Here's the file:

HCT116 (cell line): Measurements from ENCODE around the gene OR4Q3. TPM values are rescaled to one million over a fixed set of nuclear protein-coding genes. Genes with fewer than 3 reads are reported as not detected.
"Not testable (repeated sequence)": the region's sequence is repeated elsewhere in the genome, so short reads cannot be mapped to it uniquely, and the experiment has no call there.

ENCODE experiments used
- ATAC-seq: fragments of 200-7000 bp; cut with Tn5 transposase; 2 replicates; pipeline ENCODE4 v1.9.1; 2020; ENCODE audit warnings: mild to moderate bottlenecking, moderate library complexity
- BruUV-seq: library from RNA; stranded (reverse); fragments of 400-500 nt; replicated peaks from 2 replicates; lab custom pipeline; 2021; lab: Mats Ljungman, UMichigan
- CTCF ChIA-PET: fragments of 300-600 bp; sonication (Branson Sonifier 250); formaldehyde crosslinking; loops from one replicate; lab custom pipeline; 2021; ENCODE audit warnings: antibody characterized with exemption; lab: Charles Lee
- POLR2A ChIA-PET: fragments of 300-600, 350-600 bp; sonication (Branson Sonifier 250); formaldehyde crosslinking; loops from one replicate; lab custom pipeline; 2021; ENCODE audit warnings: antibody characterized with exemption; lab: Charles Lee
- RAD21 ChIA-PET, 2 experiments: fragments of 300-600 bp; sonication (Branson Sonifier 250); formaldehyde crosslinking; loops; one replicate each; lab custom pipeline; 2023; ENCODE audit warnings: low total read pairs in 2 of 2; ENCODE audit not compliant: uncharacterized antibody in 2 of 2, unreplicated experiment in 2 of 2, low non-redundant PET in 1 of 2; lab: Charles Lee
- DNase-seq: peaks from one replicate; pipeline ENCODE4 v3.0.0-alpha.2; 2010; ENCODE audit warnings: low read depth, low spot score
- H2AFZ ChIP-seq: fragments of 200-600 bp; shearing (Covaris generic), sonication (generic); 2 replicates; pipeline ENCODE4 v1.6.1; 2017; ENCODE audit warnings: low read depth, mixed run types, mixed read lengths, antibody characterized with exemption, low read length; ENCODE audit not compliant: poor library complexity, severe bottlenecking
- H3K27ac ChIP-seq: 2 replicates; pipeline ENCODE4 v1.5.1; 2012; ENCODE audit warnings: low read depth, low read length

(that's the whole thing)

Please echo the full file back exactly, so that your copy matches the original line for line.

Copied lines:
HCT116 (cell line): Measurements from ENCODE around the gene OR4Q3. TPM values are rescaled to one million over a fixed set of nuclear protein-coding genes. Genes with fewer than 3 reads are reported as not detected.
"Not testable (repeated sequence)": the region's sequence is repeated elsewhere in the genome, so short reads cannot be mapped to it uniquely, and the experiment has no call there.

ENCODE experiments used
- ATAC-seq: fragments of 200-7000 bp; cut with Tn5 transposase; 2 replicates; pipeline ENCODE4 v1.9.1; 2020; ENCODE audit warnings: mild to moderate bottlenecking, moderate library complexity
- BruUV-seq: library from RNA; stranded (reverse); fragments of 400-500 nt; replicated peaks from 2 replicates; lab custom pipeline; 2021; lab: Mats Ljungman, UMichigan
- CTCF ChIA-PET: fragments of 300-600 bp; sonication (Branson Sonifier 250); formaldehyde crosslinking; loops from one replicate; lab custom pipeline; 2021; ENCODE audit warnings: antibody characterized with exemption; lab: Charles Lee
- POLR2A ChIA-PET: fragments of 300-600, 350-600 bp; sonication (Branson Sonifier 250); formaldehyde crosslinking; loops from one replicate; lab custom pipeline; 2021; ENCODE audit warnings: antibody characterized with exemption; lab: Charles Lee
- RAD21 ChIA-PET, 2 experiments: fragments of 300-600 bp; sonication (Branson Sonifier 250); formaldehyde crosslinking; loops; one replicate each; lab custom pipeline; 2023; ENCODE audit warnings: low total read pairs in 2 of 2; ENCODE audit not compliant: uncharacterized antibody in 2 of 2, unreplicated experiment in 2 of 2, low non-redundant PET in 1 of 2; lab: Charles Lee
- DNase-seq: peaks from one replicate; pipeline ENCODE4 v3.0.0-alpha.2; 2010; ENCODE audit warnings: low read depth, low spot score
- H2AFZ ChIP-seq: fragments of 200-600 bp; shearing (Covaris generic), sonication (generic); 2 replicates; pipeline ENCODE4 v1.6.1; 2017; ENCODE audit warnings: low read depth, mixed run types, mixed read lengths, antibody characterized with exemption, low read length; ENCODE audit not compliant: poor library complexity, severe bottlenecking
- H3K27ac ChIP-seq: 2 replicates; pipeline ENCODE4 v1.5.1; 2012; ENCODE audit warnings: low read depth, low read length